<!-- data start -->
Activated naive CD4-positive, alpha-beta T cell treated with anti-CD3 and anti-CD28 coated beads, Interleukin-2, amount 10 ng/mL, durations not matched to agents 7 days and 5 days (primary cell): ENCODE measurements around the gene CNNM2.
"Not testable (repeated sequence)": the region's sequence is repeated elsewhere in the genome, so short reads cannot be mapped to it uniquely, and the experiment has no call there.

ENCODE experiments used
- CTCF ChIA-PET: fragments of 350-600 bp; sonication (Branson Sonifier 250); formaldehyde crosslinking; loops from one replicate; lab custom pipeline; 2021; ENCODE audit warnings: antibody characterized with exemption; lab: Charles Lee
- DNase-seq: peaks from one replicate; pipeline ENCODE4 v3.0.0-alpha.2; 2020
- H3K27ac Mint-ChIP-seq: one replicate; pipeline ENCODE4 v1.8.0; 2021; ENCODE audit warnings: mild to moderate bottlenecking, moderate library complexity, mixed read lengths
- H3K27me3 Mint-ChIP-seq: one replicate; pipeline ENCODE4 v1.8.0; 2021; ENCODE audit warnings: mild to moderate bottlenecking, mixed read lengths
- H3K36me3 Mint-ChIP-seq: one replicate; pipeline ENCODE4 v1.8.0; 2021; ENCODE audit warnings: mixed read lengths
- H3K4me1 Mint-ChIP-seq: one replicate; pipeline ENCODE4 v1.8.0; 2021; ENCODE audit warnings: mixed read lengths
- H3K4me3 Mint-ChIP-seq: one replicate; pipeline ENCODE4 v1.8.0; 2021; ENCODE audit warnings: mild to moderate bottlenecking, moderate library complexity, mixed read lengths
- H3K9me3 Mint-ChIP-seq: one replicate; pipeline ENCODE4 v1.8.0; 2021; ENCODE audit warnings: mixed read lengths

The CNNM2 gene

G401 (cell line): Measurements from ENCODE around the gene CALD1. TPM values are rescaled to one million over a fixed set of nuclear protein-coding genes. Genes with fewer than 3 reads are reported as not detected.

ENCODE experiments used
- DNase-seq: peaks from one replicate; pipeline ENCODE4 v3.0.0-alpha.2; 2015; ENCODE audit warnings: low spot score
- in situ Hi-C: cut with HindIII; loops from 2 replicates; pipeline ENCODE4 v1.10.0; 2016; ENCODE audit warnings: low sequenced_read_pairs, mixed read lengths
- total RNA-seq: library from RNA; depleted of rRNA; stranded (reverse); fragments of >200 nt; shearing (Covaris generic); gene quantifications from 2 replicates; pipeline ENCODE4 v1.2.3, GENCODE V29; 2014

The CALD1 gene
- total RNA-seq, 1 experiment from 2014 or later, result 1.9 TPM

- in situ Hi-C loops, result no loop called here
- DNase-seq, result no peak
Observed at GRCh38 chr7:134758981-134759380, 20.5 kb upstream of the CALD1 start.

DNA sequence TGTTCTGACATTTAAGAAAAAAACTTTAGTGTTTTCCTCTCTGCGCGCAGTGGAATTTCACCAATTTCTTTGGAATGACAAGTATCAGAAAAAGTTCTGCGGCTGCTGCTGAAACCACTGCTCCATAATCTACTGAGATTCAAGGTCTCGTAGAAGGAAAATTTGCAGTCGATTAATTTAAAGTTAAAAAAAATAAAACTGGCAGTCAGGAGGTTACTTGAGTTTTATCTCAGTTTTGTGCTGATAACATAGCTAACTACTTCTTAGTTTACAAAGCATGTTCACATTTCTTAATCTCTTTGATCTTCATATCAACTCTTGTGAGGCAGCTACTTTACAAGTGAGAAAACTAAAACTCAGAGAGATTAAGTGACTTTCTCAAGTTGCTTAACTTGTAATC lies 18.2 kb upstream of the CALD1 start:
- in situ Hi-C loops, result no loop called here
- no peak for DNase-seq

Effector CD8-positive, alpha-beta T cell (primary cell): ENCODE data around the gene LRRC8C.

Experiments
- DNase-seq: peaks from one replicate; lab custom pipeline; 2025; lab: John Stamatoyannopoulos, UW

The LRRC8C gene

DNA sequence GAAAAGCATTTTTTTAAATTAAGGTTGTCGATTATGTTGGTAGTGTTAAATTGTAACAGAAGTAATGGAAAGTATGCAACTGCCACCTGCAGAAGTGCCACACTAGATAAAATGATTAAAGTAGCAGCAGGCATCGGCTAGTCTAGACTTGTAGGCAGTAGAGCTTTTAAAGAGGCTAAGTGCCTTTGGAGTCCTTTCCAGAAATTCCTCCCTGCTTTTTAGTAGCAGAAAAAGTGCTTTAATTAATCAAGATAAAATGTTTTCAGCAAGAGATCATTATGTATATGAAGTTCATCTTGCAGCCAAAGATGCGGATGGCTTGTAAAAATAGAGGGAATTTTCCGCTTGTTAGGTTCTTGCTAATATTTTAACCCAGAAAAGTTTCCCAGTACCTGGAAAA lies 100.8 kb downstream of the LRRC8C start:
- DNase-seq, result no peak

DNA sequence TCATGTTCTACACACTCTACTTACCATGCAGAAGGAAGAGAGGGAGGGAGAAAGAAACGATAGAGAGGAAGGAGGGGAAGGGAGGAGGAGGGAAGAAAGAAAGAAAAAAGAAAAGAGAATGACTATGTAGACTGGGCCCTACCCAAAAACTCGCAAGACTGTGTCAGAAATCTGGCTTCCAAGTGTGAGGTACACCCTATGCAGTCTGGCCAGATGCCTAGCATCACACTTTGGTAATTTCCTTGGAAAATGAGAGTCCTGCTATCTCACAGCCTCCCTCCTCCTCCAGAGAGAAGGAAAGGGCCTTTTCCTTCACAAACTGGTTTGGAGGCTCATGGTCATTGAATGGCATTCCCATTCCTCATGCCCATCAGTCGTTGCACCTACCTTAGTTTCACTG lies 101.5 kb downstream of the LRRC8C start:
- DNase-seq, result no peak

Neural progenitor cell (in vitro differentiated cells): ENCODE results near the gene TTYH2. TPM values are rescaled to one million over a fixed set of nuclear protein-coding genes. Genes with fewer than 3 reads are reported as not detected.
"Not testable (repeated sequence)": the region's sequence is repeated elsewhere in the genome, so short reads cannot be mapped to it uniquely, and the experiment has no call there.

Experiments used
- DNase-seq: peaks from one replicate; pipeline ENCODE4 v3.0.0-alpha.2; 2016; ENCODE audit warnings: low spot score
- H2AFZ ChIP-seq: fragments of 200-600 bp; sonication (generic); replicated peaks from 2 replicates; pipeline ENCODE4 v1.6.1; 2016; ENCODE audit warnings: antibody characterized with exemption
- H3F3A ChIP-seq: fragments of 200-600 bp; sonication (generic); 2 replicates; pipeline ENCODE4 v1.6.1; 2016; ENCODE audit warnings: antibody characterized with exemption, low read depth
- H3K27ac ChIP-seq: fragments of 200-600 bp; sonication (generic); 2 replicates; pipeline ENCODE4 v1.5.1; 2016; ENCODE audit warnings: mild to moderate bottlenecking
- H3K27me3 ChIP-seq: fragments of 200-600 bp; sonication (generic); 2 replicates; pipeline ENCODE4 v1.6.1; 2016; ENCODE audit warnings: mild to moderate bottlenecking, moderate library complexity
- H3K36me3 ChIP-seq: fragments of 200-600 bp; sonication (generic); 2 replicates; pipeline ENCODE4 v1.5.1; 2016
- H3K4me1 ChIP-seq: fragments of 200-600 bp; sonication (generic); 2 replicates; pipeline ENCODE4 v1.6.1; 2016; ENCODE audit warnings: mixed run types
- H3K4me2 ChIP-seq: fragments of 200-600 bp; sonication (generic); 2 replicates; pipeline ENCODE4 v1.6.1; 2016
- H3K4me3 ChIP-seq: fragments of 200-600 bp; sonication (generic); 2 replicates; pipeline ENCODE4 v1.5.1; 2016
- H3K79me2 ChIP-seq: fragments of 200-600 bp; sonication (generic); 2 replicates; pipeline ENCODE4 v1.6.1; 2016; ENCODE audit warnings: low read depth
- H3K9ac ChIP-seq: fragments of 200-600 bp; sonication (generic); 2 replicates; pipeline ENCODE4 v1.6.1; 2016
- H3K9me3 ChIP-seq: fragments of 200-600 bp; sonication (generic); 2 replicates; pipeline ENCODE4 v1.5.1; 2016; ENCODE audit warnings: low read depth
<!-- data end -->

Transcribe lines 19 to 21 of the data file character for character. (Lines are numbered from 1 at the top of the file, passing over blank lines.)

- total RNA-seq, 1 experiment from 2014 or later, result 1.9 TPM

- in situ Hi-C loops, result no loop called here
- DNase-seq, result no peak